TORREY PINES, Calif. — Search for “Rory McIlroy, first round, major” and … you know what, don’t worry about it. I’ve already done it and here’s what you get:
“Rory shoots worst-ever first-round.”
“Rory continues his troubling trend.”
“The ridiculous stat behind Rory’s major-less streak.”
About that stat … it is ridiculous.
Since winning the 2014 PGA Championship, his fourth major in four years, McIlroy is, in first rounds of major championships, 35-over par. Conversely, in rounds 2-4, he’s 60 under.
Not surprisingly, he hasn’t won a major in that stretch, his “next big thing” status having long since been passed along to, well, a bunch of guys. In fact, he really hasn't been a major threat at any major, save for a brief moment at the 2018 Open Championship.
So it’s understandable why he swirled his fist in the air after rolling in a mid-range birdie putt on 18 Thursday at the U.S. Open, putting him at 1-under for the tournament and just three back of leader Russell Henley.
He wasn’t out of contention after just 18 holes.
The way he explains it, the bad first rounds allow him to loosen up and play freer the rest of the way — swing loose, swing free, and if you’re Rory McIlroy, one of the best swingers of a golf club in the world, then the result will be pretty good.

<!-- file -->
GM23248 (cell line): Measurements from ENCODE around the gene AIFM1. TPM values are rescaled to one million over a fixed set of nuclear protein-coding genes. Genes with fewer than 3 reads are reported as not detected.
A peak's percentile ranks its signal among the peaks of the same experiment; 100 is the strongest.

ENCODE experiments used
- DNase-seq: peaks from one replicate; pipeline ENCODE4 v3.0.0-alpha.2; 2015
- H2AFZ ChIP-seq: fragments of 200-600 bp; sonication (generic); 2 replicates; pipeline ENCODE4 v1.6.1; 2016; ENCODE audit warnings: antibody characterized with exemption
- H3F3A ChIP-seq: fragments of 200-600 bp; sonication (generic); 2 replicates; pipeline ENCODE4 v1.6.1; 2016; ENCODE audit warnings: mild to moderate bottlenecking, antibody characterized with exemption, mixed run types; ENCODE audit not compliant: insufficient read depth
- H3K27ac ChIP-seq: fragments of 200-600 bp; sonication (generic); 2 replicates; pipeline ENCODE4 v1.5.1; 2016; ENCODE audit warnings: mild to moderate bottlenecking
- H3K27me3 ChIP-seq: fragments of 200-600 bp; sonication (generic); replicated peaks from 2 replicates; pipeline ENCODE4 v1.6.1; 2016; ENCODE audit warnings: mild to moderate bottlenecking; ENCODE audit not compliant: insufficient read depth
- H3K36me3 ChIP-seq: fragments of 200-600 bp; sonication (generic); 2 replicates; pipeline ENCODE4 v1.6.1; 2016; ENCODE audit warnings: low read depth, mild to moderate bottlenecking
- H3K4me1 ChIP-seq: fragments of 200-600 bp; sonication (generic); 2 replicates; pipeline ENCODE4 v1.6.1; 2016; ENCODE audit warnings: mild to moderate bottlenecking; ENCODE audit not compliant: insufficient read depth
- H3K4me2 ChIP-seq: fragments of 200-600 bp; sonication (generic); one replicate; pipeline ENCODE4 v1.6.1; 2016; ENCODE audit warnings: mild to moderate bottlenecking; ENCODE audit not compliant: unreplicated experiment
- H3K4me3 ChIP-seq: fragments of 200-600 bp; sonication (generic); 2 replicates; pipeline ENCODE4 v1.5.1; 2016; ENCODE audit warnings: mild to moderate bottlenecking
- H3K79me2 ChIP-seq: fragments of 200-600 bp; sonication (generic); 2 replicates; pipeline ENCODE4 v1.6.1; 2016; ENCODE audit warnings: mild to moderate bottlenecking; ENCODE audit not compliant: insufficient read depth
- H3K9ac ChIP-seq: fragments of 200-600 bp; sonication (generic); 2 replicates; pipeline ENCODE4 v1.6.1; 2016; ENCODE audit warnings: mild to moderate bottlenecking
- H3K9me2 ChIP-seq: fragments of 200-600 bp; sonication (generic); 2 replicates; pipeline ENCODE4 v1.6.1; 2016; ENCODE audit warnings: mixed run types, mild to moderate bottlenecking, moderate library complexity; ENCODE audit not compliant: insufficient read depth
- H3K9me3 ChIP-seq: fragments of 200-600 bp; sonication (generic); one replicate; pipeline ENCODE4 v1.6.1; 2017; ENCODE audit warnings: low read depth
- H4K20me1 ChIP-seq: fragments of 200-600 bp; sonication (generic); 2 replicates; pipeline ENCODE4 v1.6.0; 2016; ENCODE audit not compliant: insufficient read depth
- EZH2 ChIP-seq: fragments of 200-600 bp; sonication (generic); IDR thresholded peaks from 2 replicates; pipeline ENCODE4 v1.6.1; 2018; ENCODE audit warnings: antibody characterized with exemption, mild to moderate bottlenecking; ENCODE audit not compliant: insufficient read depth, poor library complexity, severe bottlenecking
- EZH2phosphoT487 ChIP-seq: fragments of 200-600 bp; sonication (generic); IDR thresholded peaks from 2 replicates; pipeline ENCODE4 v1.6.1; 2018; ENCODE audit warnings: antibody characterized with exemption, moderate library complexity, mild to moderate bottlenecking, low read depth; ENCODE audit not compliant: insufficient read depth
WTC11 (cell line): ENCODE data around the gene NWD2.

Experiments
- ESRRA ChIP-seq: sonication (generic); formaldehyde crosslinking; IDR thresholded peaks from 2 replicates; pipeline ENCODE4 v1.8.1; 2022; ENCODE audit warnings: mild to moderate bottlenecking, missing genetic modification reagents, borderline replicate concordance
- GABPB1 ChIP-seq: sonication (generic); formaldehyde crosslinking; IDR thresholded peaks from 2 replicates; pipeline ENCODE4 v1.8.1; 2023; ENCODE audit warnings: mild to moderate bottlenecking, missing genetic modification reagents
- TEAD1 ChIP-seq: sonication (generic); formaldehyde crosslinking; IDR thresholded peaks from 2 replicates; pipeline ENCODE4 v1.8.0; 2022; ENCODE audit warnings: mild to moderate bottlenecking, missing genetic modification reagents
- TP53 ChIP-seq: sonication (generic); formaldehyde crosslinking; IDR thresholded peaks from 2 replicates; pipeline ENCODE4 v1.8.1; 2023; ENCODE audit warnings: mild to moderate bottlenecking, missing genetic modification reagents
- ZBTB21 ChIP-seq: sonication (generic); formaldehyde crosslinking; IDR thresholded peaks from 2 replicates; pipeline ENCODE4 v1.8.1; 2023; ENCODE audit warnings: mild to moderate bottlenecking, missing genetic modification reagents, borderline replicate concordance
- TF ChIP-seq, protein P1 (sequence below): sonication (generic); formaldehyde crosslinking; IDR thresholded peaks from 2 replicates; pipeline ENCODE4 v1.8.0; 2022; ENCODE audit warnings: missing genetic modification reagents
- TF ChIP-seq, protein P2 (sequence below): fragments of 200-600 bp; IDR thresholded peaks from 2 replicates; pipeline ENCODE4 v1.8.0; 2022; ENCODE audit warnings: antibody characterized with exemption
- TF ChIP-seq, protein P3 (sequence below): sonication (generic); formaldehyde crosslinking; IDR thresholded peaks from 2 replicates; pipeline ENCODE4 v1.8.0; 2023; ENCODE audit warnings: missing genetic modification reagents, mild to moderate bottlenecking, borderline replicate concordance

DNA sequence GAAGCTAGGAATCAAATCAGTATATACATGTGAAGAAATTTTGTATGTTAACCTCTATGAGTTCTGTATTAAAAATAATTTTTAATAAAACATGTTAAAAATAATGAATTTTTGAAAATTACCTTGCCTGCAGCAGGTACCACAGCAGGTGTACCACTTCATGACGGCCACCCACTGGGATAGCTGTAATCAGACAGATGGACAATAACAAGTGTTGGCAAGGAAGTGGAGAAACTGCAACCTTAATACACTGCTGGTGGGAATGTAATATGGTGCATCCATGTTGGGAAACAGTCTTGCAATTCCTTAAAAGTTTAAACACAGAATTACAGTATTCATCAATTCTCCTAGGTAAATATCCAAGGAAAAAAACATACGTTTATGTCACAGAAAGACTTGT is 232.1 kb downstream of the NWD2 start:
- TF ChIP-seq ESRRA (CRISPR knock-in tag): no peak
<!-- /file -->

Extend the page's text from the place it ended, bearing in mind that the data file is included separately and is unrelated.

But why hasn’t he been able to do that during Round 1, at least not consistently?
“Probably just putting a little too much pressure on myself, playing too carefully, being a little tentative,” he said earlier in the week. “I think that sort of sums it up.”
There were some signs of that still in the middle of Round 1. After getting to 2-under on the front, McIlroy scuffled on the back, carding three bogies that threatened to spoil an otherwise very good round.
The birdie at 18 as darkness swept over Torrey Pines saved him a bit.
"The birdie is awesome. I mean, that putt was pretty, I was sort of like, I think it's straight, I'll hit it straight and we'll see," he said. "But, yeah, it was nice to get in, get an extra hour of sleep tonight and it was a bonus to birdie in as well."
The question now is, what does he do over the next three rounds after a Round 1 that didn’t put him in an immediate hole? Does he swing loose and free, or does he tighten up as he did on the back?
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